TED ED: The Science of Baking a Chocolate Chip Cookie
Ever baked chocolate chip cookies? Ever had your child help? Then you’ll both want to watch this adorable, informative TED ED animated video about what’s happening inside a cookie-in-the-making. (Ages eight and up.)
It’s quite the drama of chemical reactions. After all, how does a lump of dough—with the simple application of heat—turn into a mouth-watering chocolate chip cookie? Well, it’s all chemistry!
Different Reactions at Different Temperatures
- At 92 degrees, butter starts to melt. Melting makes the butter’s fat and water separate. The water expands into steam, puffing up the dough, and finally evaporating at 212 degrees, making the cookie stiffer, but leaving behind empty spaces that makes it lighter and flaky.
- At 144 degrees, the proteins in eggs—which look like tightly coiled springs—begin to unfold and link together, making the dough firmer and less squishy.
- At 310 degrees, the so-called Maillard Reactions begin: here, proteins and sugars break down and create hundreds of flavor and aroma compounds, turning browner in the process.
And there’s more, such as what happens when baking soda reacts with acids in the dough, and the final, hottest process called caramelization. But watch the video to get the whole, fun story!
Dig Deeper, Get Sweeter
As with all TED ED lessons, there are links for those with a hunger (sorry, couldn’t resist!) to learn more. A link I liked was to an NPR story, “How to Bake a Better Chocolate Chip Cookie” that features a food scientist with great tips.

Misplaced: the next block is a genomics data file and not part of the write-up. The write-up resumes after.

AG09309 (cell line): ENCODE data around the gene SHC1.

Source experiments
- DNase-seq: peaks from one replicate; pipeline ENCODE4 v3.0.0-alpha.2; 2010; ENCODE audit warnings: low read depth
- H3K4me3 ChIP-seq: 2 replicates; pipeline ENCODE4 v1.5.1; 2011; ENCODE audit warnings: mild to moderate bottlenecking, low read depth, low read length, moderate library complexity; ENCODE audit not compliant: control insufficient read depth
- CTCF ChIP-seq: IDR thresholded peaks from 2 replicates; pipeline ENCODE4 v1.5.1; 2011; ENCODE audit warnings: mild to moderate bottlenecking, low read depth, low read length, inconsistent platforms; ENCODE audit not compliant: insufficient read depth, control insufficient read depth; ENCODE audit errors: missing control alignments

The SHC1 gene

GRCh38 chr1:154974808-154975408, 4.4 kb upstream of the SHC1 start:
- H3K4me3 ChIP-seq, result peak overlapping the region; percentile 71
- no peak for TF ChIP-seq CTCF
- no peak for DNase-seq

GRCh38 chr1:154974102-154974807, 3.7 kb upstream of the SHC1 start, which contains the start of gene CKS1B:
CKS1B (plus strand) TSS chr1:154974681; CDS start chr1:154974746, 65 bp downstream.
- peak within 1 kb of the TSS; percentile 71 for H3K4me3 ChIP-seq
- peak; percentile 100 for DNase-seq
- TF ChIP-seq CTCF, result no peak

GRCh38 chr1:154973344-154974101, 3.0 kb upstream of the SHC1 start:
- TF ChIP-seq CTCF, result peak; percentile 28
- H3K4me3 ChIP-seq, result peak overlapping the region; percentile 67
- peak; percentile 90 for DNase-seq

For example, letting your chocolate chip cookie dough sit for 36 hours in the refrigerator makes cookies taste better and sweeter. How? Well, now that you know something about water’s role in the process of cookie-making, it won’t surprise you to learn that letting dough sit allows moisture to flow through the batter and permeate it with more flavor. And that’s just one of the tips to baking a better cookie.
So, watch the video! And next time you bake that chocolate chip cookie dough, you’ll watch it rising up and giving off aromas and know all the cool stuff that’s happening inside.
Michael Solow has worked as a teacher, journalist, and commercial writer/creative director. Michael has also taught high school English and junior high math, gaining his teaching certification from Vassar College and a master's degree in the teaching of writing and literature from George Mason University. His writing has been published in the New York Times, the San Francisco Review of Books, TheMorningNews.org, and the Hemingway Review. He is the proud dad of two grown daughters and the happy husband of an elementary school librarian.
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